I see this pattern in the projects I tackle in my professional life:
I enter into a new field – whether a new computer type, a new programming language, a new technology; I learn it; then I write about it and explain it to others; then I find its limits and try to push through those limits.
It began early.
In the 1980s I worked on several projects involving the venerable PDP-11 mini-computer. The system had two hard drives: one for system software, one for our applications. The operating system and the running app fit within a 64KByte memory space, yet it controlled the entire semiconductor test system.
I joined the team, went to the courses, programmed the applications. The programs worked well, but of course people wanted them to do more: “Run faster”, “Add more functionality”, “Create more reports”, etc. Yet of course we did not have control over the O/S, so how to meet these demands?
The first challenge: how to make the programs run faster? The goal was to improve throughput, since we were characterizing prototype silicon. The test programs ran to do shmoo plots over voltage, timing and temperature.
Fortunately for me, as a guard against future needs, IBM had purchased a license to the source code for the entire operating system and programming language interpreter. It was all written in assembly language. “No problem,” I cried! I enrolled in, then attended several weeks of DEC programming classes, in addition to having taken every class offered by the test equipment maker. When I got back to the office, I opened up the fan-fold code listings, and dug in.
A couple of months later, I had written a library of functions and subroutines which could be invoked by the test program. They replaced the interpreted code used previously, and – since that functionality was inside the shmoo loops – the test times improved dramatically! Check that one off the list.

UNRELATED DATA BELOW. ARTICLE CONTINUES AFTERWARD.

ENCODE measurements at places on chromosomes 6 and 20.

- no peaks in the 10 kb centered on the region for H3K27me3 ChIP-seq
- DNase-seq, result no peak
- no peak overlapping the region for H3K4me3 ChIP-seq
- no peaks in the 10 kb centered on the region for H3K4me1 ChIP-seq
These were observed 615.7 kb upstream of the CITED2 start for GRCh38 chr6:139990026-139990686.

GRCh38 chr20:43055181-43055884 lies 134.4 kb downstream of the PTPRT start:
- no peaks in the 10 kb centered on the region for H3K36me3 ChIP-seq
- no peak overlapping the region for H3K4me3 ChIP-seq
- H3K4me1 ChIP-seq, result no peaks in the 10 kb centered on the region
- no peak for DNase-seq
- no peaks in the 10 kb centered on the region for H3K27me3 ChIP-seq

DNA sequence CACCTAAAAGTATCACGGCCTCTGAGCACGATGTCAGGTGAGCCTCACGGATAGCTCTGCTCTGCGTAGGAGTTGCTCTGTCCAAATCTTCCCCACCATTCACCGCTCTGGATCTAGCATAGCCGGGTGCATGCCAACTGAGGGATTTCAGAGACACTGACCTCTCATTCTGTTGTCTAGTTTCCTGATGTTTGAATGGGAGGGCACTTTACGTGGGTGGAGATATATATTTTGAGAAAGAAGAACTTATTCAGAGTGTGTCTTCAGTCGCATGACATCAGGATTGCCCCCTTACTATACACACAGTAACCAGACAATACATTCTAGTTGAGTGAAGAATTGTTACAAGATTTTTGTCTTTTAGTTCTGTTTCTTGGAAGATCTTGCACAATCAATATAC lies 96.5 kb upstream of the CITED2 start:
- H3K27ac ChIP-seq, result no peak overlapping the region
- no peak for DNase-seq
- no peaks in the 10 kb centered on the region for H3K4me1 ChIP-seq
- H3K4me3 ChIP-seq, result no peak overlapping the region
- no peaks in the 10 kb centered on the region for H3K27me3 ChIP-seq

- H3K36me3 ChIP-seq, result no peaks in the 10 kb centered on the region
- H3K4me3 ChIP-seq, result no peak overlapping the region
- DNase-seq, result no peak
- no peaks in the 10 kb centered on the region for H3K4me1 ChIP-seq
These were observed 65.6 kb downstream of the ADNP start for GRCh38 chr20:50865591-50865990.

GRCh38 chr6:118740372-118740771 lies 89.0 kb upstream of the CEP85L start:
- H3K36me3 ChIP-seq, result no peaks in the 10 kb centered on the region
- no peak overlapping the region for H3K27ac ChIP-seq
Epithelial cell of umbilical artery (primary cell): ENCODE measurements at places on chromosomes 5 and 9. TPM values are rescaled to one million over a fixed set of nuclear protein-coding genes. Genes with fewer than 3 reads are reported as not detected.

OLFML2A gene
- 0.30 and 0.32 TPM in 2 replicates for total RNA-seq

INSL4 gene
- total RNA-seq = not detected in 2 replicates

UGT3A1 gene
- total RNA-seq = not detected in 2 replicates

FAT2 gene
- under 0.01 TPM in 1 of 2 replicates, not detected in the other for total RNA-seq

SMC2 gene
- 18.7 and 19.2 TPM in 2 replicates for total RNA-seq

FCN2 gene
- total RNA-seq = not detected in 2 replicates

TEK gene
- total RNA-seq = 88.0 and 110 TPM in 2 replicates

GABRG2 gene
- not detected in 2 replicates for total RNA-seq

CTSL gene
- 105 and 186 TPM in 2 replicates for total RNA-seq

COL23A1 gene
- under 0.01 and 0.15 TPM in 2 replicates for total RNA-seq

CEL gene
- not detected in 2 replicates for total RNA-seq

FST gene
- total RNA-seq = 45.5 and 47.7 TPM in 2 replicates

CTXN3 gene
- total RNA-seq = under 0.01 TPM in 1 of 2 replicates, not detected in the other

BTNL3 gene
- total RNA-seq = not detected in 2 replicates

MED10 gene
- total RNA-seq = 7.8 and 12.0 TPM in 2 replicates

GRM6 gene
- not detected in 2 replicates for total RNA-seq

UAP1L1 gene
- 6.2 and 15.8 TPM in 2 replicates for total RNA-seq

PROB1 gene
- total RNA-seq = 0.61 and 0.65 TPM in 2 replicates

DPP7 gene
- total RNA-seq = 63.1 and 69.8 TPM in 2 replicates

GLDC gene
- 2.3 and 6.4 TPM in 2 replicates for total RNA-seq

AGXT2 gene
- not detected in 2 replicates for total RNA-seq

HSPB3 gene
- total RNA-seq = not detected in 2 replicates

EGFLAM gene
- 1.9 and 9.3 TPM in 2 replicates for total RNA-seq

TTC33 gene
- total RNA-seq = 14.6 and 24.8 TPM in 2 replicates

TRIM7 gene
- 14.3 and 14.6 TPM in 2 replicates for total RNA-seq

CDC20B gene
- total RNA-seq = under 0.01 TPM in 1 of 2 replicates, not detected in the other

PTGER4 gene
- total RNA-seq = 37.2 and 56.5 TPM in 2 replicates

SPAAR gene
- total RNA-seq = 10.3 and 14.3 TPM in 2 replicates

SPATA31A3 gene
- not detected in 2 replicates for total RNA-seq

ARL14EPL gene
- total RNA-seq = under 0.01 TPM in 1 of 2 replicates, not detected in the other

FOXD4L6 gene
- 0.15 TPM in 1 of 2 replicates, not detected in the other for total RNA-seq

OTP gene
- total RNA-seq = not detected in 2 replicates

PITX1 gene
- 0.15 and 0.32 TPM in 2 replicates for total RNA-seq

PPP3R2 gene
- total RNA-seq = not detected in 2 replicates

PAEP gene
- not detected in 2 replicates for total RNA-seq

The second challenge: how to fit larger and larger programs into the 32KBytes left over after the language interpreter and O/S used the other space? The goal was again to reduce test times: instead of sending temporary results to a file on disk, or loading and re-loading a series of test programs, the entire job needed to fit in memory.
This tester supported up to four concurrent users. Only one of them could access the test hardware; the other three worked in background – programming stations with their own share of physical memory on the PDP/11. I thought, “Why can’t I use their memory?”
I dug in again. I learned how the language interpreter handled memory partitions, and eventually pushed the program’s memory arrays into additional RAM (allowing the test results to be collected in RAM); then pried open the other three partitions and loaded test programs there – looping around from one to the other, all in RAM.
Not satisfied with that, I wrote a bit more code and allowed functions, subroutines and ‘overlays’ of program code to reside in RAM outside the 32KByte limit. The other test engineers could write segments of their jobs, and those would load once from disk and then be invoked repeatedly from a ‘main’ program, all the while managing memory.
It was quite a coup, since even the manufacturer of the test equipment had told me a year earlier that “There is no way to make room for larger test programs.” Hah!
Continuing the theme of successes, see Ambidextrous.